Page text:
Japan’s Sony reported a 48 per cent drop in operating earning for the July to September quarter as earthquake damage continued to affect its cash-cow imaging sensor business, while domestic rival Sharp said cost cutting would lead to ita first profit in three years.
Sony’s second-quarter profit fell to ¥45.7 billion (Dh1.6bn) from ¥88bn a year earlier. That compared with a Reuters estimate of ¥46.27bn drawn from 10 analyst estimates.
The result came a day after Sony lowered its full-year profit forecast by 10 per cent to ¥270bn due mainly to an impairment charge of ¥33bn brought about by the sale of its battery business.
Investors were unfazed by the downward revision as Sony maintained its sales outlook of ¥7.4 trillion, and losses related to the battery business sale had been flagged earlier.
Its shares closed down 0.7 per cent ahead of the earnings release, compared with a flat finish in the benchmark Nikkei stock price index.
Emerging from years of restructuring, the consumer electronics manufacturer is refocusing its business to concentrate on videogames, entertainment and imaging sensors, and the sale of its battery business was part of that effort.
Its sensors business continued to struggle in the second quarter as a key factory damaged by a series of earthquakes in April took almost half a year to recover to pre-disaster levels.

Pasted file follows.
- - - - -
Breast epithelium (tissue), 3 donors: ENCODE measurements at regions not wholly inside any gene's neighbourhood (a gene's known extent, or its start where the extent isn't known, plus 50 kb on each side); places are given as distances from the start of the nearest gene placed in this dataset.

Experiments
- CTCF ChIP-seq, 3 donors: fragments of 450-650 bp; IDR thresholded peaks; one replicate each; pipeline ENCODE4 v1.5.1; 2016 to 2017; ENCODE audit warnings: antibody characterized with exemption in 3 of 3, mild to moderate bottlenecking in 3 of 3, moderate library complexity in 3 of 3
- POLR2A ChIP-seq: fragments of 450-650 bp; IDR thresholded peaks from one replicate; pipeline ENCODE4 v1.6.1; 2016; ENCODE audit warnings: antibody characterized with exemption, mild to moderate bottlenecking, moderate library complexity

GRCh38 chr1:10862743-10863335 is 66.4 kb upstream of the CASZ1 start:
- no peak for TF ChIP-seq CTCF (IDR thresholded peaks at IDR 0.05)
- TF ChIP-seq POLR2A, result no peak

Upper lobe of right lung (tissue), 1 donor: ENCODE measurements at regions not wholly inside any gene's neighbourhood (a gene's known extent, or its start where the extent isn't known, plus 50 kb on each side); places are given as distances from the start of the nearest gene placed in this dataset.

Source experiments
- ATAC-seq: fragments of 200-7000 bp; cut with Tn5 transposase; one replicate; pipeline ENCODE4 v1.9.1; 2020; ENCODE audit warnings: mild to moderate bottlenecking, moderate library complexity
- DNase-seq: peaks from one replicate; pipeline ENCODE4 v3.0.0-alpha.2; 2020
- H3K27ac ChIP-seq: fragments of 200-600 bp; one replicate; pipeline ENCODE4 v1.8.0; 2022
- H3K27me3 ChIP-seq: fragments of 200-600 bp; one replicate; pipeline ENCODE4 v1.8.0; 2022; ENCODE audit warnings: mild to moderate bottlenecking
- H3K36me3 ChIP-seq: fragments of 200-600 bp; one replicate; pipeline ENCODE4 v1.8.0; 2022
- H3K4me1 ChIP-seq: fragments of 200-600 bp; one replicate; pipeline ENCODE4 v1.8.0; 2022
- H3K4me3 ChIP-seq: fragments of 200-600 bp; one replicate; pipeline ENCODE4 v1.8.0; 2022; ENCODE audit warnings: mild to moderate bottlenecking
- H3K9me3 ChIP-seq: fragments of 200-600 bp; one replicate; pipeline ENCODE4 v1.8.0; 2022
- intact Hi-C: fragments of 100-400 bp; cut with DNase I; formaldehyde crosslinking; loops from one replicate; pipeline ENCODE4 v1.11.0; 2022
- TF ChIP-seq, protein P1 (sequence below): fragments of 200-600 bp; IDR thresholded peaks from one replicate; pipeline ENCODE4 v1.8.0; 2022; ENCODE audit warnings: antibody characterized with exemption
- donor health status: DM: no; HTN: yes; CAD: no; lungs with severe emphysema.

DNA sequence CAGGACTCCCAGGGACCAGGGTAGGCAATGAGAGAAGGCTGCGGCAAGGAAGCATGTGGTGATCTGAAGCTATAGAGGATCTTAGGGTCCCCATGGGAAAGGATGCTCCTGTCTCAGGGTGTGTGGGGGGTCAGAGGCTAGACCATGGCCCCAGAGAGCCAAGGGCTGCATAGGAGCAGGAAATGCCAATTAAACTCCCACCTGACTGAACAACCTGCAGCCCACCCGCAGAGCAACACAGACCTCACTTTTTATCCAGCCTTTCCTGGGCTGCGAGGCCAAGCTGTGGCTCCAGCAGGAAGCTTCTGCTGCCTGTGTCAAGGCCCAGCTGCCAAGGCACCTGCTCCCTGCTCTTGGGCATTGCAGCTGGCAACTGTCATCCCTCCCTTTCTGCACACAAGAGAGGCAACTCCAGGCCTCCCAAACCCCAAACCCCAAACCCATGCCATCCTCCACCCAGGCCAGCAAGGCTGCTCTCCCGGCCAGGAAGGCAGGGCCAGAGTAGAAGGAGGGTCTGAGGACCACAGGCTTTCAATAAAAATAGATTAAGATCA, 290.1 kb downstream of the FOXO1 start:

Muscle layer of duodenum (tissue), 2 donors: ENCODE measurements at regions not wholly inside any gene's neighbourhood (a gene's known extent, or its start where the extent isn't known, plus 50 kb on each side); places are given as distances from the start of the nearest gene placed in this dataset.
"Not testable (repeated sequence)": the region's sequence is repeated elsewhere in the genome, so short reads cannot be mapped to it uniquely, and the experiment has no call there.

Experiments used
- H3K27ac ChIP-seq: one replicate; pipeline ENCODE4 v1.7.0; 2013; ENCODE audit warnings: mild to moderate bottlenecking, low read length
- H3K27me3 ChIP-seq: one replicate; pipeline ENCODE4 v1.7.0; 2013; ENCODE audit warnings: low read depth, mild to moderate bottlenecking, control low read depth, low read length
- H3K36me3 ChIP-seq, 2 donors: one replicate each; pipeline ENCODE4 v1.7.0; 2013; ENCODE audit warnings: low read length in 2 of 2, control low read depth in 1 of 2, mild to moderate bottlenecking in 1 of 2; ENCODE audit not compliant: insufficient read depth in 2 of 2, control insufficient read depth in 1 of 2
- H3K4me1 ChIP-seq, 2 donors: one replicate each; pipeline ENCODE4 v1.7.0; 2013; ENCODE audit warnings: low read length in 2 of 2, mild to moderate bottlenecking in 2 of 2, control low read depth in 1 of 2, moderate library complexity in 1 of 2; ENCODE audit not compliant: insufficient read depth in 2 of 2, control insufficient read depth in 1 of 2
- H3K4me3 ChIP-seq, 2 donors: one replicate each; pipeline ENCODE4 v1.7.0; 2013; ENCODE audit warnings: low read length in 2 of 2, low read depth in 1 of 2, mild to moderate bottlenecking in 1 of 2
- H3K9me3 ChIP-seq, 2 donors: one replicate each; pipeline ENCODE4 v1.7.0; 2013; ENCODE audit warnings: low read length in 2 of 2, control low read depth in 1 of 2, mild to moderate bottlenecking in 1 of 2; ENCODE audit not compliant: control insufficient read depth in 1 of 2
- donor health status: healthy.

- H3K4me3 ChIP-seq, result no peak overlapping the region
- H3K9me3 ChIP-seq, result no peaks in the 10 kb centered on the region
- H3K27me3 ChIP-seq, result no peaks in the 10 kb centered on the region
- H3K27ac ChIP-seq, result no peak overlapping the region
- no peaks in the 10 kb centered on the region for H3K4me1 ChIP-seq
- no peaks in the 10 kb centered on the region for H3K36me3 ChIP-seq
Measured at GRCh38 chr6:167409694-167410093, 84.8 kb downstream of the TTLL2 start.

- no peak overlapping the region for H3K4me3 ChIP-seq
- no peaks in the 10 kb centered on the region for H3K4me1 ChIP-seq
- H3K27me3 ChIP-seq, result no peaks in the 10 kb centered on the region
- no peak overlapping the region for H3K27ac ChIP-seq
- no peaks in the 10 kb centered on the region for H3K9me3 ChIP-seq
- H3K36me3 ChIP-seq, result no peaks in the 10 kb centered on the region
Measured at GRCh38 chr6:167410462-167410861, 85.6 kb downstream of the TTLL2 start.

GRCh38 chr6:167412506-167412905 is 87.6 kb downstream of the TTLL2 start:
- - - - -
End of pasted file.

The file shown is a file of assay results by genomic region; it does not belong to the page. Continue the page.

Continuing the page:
The business is part of Sony’s semiconductor division, which swung to an operating loss of ¥4.2bn from a year-before profit of ¥34.1bn.
The company nevertheless trimmed its estimated quake impact on full-year earnings to ¥53.5bn from ¥80bn.
In gaming, operating profit fell to ¥19bn from ¥23.9bn as income earned abroad was dulled by a strong domestic currency.
Investors are betting on momentum in the gaming business to pick up toward the year-end holiday shopping season with the launch later this month of the PlayStation 4 Pro, an upgrade capable of rendering high-definition graphics.
Sony is also widely expected to build an early lead in the fledgling virtual-reality (VR) market, with a headset priced more modestly than those of rivals and available to its 40 million existing users of its flagship consoles.
Analysts said VR could help Sony to attract non-core gamers to its PlayStation platform as the firm looks to extend content for the headset into non-gaming areas such as music, TV and film.
Sharp, meanwhile, forecast its first annual operating profit in three years, citing efforts to cut costs and add synergies after Taiwan’s Foxconn Technology Group bought control of the Japanese company in August.
Operating profit will reach ¥25.7bn in the 12 months ending March 2017, the Osaka company said. That compares with a ¥12.9bn average of 10 analysts’ estimates compiled by Bloomberg. Sharp forecast sales for the fiscal year would reach ¥2tn, compared with analyst estimates of ¥2.11tn.
Sharp’s stock has doubled since early August when Foxconn completed its capital injection. While the ¥289bn rescue package brought the Japanese company back from the brink of bankruptcy, Sharp now needs to prove it can revamp its liquid-crystal display business, stem losses in the solar panel operations and reverse a decline in consumer electronics sales. Tai Jeng Wu, who took over as Sharp’s president in August, is delivering his first earnings report in Tokyo on Tuesday.
Sharp’s operating profit in the second quarter was ¥2.6bn, according to a Bloomberg calculation based on first half results. That compares with analyst estimates of ¥10.6bn.
The net loss for the fiscal year will probably narrow to ¥41.8bn, Sharp forecast. Analysts expected an annual shortfall of ¥36.2bn for the year ending March 2017. Thanks to Foxconn’s investments, Sharp’s liabilities no longer exceed assets, allowing the company to focus on improving its core business.
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